Tuesday, May 19, 2015

Meditation and Poetics - 93 - Haiku - 6 (More Haiku)

                                     [Shinsui Ito  (1898-1972)  -  wood-block print - Night Rain at Mii Temple (1917)]

AG: So this is obviously one proceeding from meditative state, now.

“Rain at Night”

A cricket chirps and is silent                                          
the guttering lamp sinks and flares up again               
Outside the window, evening rain is heard                  
It’s the banana plant that starts talking about it.      
It’s the banana plant that speaks of it first
The morning after the gale, too                                    
the peppers are red..

[(the green peppers, or peppers growing on the vine)]                                                     

The morning after the gale, too/
the peppers are red.

The first snow                                                                   

just enough to bend
the leaves of the daffodils

            [Utagawa Hiroshige (1797-1858) wood-block print from "The Fifty Three Stages of the Tokaido (1833)]

[That’s typical of (William Carlos) Williams, that style or that kind of observation. Williams and (Ezra) Pound did begin to derive from haiku (We’ve got to remember that Pound translated some Chinese and Japanese poetry and did actually try to work on haiku, around the turn of the century.)]

Who is it that grieves?                                                    
The wind blowing through his beard                           
for late autumn.

[You might say that’s an Objectivist poem in the sense that it’s the thought in the mind of the observer, but it’s sort of (an) impersonal observer looking at his own impersonal self]

Who is it that grieves?                                                    

The wind blowing through his beard                           
for late autumn

A flying squirrel                                                                   

is crunching a small bird                                                 
on the withered moor.

The moon,                                                                  

coming back with me from the mountains        
entered the gate together with me.

[That’s so sort of subtle. There’s a lot of little things about distance and dealing with space, distance, actually – dealing with the sensation of space using moon as coordinate – or scarecrow as coordinate. I think there’s a haiku.]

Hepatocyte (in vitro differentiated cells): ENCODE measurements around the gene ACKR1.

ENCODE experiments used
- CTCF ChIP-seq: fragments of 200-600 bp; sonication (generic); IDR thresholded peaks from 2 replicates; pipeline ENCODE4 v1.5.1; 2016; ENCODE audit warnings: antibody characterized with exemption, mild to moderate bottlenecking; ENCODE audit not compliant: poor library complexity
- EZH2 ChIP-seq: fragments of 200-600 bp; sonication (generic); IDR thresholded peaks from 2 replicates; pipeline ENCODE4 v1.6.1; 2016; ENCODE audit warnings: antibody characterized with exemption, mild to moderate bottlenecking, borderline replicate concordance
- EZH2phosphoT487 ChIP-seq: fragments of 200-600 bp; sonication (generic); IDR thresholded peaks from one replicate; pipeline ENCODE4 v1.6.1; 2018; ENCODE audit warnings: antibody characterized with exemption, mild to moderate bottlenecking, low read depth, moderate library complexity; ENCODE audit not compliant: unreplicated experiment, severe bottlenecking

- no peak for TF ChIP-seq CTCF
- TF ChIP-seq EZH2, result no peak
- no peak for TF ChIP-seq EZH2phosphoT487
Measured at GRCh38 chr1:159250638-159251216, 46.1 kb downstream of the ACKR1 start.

Walking through the autumn moor                           
the scarecrow                                                              
walked with me
[That is a common observation (from) walking – a distant object seems to move – which conjures up the sensation of space, without having to yatter about space all the time. 
Now this is a little Wordworth-ian.I think I had mentioned “green to the very door”. Have we worked on that?  Yes.]
Ivy creeps                                                                          
over the wooden door                                                 
under the evening moon

[Ivy creeps/ over the wooden door/ under the evening moon – Because, first of all, you’ve got the whole human-garden-house relationship, where ivy.. or perhaps nobody (is) there in the house – “Ivy creeps/over the wooden door”. But the ivy under the moon? So there are a couple of space coordinates. Let’s see, there’s the small ivy, there’s the moon, there’s the silence. So you get a silence, you get a spaciousness from the moon to the door.]
Student: Opposites.
AG: Yeah. You get the opposites. You get all the opposites. But my own insight constantly is that the space is the key. Like in (Paul) Cezanne. It’s the reconstruction of a little sensation of space, (which, in his canvases, Cezanne pointed out as pater omnipotens aeterna deus – eternal father omnipotent – eternal god – but some eternal quality of space itself, which is silent), which is constantly conjured up in these by using coordinates within space to present the space, without referring directly to the space, because, as Francine said, (there’s) the space itself or there is something that is not nameable. You could call it space, but by presenting sharply defined objects in relation within it you do conjure it up. It’s that same space that we practice appreciation of by meditation – through breath flowing out into space, mixing mind with breath, mixing mind, mixing breath with space, mixing mind with space. So that every breath becomes a haiku – Yes?

Student: Also a sense of time, too. 

AG: Yes. Well..                                                       

Student: (Like the ivy on that) house...                          
AG: Yes                                                                     
Student: (..seems to be in this poem)                        
AG: Oh, in this, yes.                                               
Student: (Emptiness in time?)    
AG: Yeah, Well, maybe the time.. the emptiness there of nobody there anymore, perhaps So, a long time gone since that house was dwelt in.
There is space and there is time.

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